"It's about re-architecting BI and data warehouse (DW) environments that are very inefficient," said William McKnight. "Companies are looking whether they need real-time DW, real-time operational data stores, business activity monitoring, and exactly what needs to change in the current extract, transform, and load (ETL) cycle to accommodate 'right' time. Strategic decisions won't be made on intra-day information, but companies do want to monitor product movement, detect fraud, and enable call centers to make the right offer at the right time."
We discussed how this sort of effort could be complicated by the expansion of BI into more operational contexts, a trend that is diversifying the user base, as well as plausible definitions of BI's credo of "the right information, at the right time, in the right hands." Colin White offered many insightful comments about BI's increasing process orientation. "The dividing line between what is operational and what is BI is getting fuzzy," Colin said. "More and more companies want to use BI as part of their day-to-day operations. I'm finding that the group in charge of business transactions is also in charge of putting in the BI/analytics stuff from the transaction application vendor — that is, a different group from the DW group. There's a political battle going on in terms of how we integrate the two camps."
Our panel considered how some companies are choosing not to mess with these BI-transaction application packages, viewing them essentially as data marts that may be tapped for cross-business or cross-functional analytics — perhaps through new enterprise information integration (EII) software — and that this may be the ultimate role of the enterprise DW (EDW). "However, while each business or function can justify its own project, nobody wants to pay for cross systems," Colin said. "The only way to get that is to go up to the CEO level. This is where performance management comes in. It's getting much easier to say, 'okay, let's create key performance indicators across business areas and get that project funded without interfering with business-area budgets. If you can start there with the EDW, you may be able to convince the CEO to fund more cross-business analytics."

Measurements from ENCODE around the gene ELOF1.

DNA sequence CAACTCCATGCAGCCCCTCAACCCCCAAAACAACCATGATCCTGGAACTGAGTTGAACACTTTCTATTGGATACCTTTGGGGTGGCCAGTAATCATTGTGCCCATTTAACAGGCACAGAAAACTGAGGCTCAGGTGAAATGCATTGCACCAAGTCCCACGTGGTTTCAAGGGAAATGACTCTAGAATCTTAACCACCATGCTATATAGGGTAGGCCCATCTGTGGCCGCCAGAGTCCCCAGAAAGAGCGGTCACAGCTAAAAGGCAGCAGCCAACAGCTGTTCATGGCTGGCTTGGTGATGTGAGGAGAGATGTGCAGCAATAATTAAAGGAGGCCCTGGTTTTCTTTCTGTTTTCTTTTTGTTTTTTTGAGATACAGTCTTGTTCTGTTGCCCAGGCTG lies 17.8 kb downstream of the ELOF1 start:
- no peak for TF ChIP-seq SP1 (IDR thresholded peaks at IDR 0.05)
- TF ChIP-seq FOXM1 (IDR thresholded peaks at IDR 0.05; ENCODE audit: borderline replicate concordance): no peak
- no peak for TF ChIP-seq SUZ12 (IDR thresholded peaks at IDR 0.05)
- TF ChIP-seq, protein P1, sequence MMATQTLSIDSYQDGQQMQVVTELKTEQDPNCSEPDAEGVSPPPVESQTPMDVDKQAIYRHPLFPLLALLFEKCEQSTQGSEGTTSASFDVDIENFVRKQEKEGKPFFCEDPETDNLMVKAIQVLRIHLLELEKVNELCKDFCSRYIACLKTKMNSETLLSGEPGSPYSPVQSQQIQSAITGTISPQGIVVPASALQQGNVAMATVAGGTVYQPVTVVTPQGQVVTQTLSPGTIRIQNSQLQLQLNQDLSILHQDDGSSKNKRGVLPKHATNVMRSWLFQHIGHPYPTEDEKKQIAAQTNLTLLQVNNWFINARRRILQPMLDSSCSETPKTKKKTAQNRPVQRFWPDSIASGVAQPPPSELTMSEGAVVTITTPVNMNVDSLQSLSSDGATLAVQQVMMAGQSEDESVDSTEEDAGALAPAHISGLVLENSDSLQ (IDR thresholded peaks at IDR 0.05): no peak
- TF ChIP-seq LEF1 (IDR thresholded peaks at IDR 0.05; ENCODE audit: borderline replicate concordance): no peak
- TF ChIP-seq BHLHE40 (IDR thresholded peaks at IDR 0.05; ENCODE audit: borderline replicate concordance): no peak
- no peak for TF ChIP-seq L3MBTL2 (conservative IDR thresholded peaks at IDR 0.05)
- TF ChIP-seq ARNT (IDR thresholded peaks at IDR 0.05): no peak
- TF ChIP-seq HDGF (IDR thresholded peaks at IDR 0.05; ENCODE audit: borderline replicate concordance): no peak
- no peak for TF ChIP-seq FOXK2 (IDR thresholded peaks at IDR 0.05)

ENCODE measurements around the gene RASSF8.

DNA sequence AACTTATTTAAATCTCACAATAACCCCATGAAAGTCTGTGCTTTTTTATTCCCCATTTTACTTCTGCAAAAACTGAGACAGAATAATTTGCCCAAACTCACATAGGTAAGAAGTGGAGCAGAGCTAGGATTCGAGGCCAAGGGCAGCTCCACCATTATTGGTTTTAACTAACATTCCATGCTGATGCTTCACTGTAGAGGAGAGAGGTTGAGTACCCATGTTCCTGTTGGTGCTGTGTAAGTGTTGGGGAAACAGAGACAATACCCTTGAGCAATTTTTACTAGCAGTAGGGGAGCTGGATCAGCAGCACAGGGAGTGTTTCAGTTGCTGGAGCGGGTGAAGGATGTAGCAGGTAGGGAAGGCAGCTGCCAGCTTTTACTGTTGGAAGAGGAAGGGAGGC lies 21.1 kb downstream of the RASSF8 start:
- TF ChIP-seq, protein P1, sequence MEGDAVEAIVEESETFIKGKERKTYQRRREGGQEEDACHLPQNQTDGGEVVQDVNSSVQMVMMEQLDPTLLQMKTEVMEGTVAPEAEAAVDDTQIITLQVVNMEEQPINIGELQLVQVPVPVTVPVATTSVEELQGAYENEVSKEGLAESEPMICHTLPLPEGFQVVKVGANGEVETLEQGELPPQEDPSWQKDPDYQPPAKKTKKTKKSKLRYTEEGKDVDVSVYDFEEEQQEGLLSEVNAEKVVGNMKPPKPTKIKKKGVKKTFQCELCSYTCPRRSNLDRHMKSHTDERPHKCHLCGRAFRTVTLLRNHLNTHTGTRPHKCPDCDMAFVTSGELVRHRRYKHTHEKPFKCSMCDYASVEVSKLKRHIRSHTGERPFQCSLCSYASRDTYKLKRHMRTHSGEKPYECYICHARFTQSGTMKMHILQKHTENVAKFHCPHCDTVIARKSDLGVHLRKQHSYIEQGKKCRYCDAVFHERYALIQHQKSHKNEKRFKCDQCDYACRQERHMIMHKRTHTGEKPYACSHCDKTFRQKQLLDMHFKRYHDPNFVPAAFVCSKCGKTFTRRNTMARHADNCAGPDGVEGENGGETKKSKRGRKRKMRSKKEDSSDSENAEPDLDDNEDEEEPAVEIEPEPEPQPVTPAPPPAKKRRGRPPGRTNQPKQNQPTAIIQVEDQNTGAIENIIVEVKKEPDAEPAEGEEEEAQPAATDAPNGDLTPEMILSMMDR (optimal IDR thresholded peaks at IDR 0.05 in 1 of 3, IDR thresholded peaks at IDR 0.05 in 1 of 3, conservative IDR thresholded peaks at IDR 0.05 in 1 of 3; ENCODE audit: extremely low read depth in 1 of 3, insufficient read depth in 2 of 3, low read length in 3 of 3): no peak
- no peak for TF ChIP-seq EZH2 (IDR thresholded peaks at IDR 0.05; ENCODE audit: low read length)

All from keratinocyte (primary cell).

The real issue behind consolidation and even the extension of BI to a wider user base is return on investment (ROI). IT concerns often remain focused on total cost of ownership; one attendee offered an anecdote about a CIO who "didn't care" about compliance because it was the CFO's problem. His focus was on taking cost out of IT. However, as expensive BI projects and infrastructure gain a higher strategic profile, business executives are demanding a better ROI assessment. Major vendors, including Business Objects, Cognos, Hyperion, and Information Builders have been talking ROI during 2004. We'll hear more in 2005, including how to evaluate ROI against maturity scales that describe technology adoption rates and what ROI the organization should expect at each stage.
"ROI is revenue generated and money saved," said Jill Dyche. "What I'm seeing is the human cost savings BI and DW bring by eradicating the data location, gathering, cleansing, and dispersal cost. You can quantify the human labor savings; you don't have just the soft ROI of employee retention and happier customers." Jill said this was important because "as the VP of marketing, for example, moves into predictive modeling, he or she asks, "'what's it going to buy us?' There has to be a financial story before acquiring the data. This is increasingly a business conversation. Is it worth it? If not, then the ROI isn't there."
Thus, "business" will increasingly be the initiating half of the BI acronym. I'll have to leave it there for now. Thanks to Scott Humphrey for putting on a great event!
David Stodder is editorial director and editor-in-chief of Intelligent Enterprise.